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Gambling: It’s Numbers not Luck

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Gambling: It’s Numbers not Luck

When thinking of gambling I imagine anything from men rolling dice in a dark alley to the high society placing their bets in a Monegasque casino. I hear Abba’s “Money, Money, Money”, and I think of luck.

gam·ble

ˈɡambəl/

verb

gerund or present participle: gambling

  1. play games of chance for money; bet.

  2. take risky action in the hope of a desired result.

Per definition gambling is a game of risk and luck, even the German word for gambling “Glückspiel” means a game of luck. If that is the case how do professional gamblers make a living and how come casinos are such a lucrative business?

The truth is, it is all about numbers and statistics. It wasn’t until 1650s that the French Chevalier de Mere noticed that he had better chances in some games than others, that prompted him to present the problem to two of the best mathematicians of his time Blaise Pascal and Pierre de Fermat. They confirmed his suspicion, and for the first time someone calculated the odds.

Nowadays there is a lot of science behind betting and gambling, nothing is left to chance and luck. As I was doing a little research, I came upon a site, rightcasino, that has a learning section that gives a little insight in how things work. Readers who prefer French can visit the French version of the site.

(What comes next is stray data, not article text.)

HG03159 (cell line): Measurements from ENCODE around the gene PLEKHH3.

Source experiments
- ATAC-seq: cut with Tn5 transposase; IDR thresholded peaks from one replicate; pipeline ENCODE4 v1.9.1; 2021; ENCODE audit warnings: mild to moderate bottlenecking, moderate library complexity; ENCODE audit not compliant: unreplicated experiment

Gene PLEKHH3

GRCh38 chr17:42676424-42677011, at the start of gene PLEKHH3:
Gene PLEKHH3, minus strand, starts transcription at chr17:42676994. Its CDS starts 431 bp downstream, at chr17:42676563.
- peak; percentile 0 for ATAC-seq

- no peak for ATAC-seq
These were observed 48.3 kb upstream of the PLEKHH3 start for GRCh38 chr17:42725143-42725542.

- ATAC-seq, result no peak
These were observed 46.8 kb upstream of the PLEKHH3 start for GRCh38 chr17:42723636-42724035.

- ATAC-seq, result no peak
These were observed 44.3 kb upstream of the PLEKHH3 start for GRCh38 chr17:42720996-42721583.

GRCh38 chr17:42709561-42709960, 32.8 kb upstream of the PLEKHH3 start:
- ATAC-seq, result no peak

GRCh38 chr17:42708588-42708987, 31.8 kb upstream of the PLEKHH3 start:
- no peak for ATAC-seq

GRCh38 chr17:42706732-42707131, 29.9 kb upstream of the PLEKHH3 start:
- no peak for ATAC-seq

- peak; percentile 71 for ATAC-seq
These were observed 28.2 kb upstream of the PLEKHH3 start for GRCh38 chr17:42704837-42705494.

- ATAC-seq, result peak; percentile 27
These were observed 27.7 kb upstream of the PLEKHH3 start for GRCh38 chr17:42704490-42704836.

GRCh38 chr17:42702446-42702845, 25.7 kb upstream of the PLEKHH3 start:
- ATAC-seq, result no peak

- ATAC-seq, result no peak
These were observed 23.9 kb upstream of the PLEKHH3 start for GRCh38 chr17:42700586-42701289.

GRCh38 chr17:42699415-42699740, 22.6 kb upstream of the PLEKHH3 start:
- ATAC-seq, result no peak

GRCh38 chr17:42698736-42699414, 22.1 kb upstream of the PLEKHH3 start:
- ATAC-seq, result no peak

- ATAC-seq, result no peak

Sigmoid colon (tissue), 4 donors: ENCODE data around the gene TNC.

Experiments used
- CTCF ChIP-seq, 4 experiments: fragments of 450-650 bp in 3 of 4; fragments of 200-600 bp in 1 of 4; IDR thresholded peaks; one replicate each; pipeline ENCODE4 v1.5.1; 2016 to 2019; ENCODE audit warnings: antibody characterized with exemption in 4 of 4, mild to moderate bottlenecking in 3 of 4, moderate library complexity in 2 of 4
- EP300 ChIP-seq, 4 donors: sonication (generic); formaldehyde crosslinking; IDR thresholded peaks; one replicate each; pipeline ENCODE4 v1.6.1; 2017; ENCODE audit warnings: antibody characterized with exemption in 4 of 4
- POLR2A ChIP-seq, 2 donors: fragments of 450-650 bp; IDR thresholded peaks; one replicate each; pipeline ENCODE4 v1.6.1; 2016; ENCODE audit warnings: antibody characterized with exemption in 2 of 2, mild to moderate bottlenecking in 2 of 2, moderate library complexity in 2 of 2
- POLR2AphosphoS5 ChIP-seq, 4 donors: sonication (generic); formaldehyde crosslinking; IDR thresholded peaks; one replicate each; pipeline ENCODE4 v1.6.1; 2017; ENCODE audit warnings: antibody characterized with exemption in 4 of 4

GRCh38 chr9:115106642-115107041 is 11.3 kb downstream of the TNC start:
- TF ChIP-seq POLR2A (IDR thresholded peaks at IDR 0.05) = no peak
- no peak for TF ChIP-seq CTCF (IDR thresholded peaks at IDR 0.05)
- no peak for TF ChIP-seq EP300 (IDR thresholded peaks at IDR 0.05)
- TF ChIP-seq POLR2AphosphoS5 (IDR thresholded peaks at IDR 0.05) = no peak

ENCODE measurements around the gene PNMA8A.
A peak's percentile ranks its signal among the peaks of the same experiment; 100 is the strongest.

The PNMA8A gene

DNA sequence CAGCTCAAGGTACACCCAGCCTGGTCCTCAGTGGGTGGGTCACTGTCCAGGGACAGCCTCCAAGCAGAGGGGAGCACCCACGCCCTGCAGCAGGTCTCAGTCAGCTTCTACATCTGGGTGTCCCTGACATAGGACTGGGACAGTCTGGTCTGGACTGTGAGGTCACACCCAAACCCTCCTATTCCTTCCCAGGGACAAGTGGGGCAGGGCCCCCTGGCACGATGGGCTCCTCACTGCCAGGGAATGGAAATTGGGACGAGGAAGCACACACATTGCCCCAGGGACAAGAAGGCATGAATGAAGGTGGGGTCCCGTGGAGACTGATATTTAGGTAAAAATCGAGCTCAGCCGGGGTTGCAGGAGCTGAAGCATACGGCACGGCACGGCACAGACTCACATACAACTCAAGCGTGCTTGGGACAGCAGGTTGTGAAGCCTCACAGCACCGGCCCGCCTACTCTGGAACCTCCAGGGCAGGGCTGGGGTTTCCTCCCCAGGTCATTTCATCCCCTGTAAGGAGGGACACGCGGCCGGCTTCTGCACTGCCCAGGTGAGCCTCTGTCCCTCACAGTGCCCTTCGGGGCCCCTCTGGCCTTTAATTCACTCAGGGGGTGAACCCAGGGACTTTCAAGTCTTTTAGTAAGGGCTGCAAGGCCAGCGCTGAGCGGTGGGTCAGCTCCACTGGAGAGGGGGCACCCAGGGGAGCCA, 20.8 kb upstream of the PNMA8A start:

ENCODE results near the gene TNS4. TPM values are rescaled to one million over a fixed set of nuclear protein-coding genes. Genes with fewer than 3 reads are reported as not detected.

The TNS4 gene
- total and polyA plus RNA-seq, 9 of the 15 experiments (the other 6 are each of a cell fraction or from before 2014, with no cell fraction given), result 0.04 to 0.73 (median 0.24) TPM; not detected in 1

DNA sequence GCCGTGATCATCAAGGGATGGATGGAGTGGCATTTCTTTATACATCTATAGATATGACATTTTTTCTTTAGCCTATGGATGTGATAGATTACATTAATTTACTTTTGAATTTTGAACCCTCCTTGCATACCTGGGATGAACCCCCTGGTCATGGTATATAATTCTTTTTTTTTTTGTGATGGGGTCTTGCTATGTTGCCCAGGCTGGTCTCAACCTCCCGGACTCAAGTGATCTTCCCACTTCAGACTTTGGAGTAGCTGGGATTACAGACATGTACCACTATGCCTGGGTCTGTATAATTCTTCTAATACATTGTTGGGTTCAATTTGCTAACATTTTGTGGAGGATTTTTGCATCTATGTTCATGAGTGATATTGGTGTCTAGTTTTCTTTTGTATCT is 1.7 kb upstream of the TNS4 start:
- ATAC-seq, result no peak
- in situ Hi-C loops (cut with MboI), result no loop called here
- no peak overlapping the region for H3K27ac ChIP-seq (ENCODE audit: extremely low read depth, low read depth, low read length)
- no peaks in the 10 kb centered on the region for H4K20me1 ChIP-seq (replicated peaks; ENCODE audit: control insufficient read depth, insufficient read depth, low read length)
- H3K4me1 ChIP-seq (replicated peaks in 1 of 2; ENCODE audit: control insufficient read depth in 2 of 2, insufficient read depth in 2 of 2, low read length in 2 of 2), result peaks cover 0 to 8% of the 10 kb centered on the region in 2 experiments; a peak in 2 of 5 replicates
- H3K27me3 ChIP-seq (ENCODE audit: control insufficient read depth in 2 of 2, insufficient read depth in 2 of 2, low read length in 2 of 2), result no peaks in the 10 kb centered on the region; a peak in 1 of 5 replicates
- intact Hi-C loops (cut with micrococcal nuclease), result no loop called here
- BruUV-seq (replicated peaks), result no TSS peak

There are lots of odds and numbers to consider but casino odds can be summarized in two basic odss

Pay-out percentage

The ‘pay-out percentage’ is the percentage of the betted money that is “returned” to players. That means if a casino has, for example, a pay-out percentage of 97.3 % on it’s roulette table, then on the long run the casino will earn $270 on every $10.000 played on the table.

The House edge

The House edge is practically the pay-out percentage from the casino’s point of view.

In the above example it would be 2.7%. For roulette it is easy to calculate and there are no variables, making it quite certain that a roulette table would bring 2.7% of all the money played on it as profit to the casino. It makes no difference if it is a thousand or a million dollars.

Roulette is a fixed-odds game meaning there is nothing you can do to change these odds but there are games like crap where the betting range can affect the house edge, sometimes reducing it to zero.

Expected Value

Professional players can calculate the amount of money they can expect to win or lose in the long run, the expected value (EV). For European roulette (single zero) and betting on a single number, you can calculate it as below

EV = (1 * (18 / 37)) + ((−1) * (19 / 37)) = – 0.027

Which translates into the player losing 2.7% (house edge). The EV is always a value between -1 and 1, meaning you can either win everything (-1) or lose everything (+1). The more odds there are to calculate the more complicated the formula gets.

These calculations are relevant for professional gamblers because they play over a longer period. At the end of the day the casual player does have to depend on luck to be more on the pay-out side than the house edge side.

If you want to have a little control over the matter, casinos usually publish their pay-out percentages, if the numbers are not audited from independent sources then I would be a little cautious about how trustworthy the casino or site is.

 

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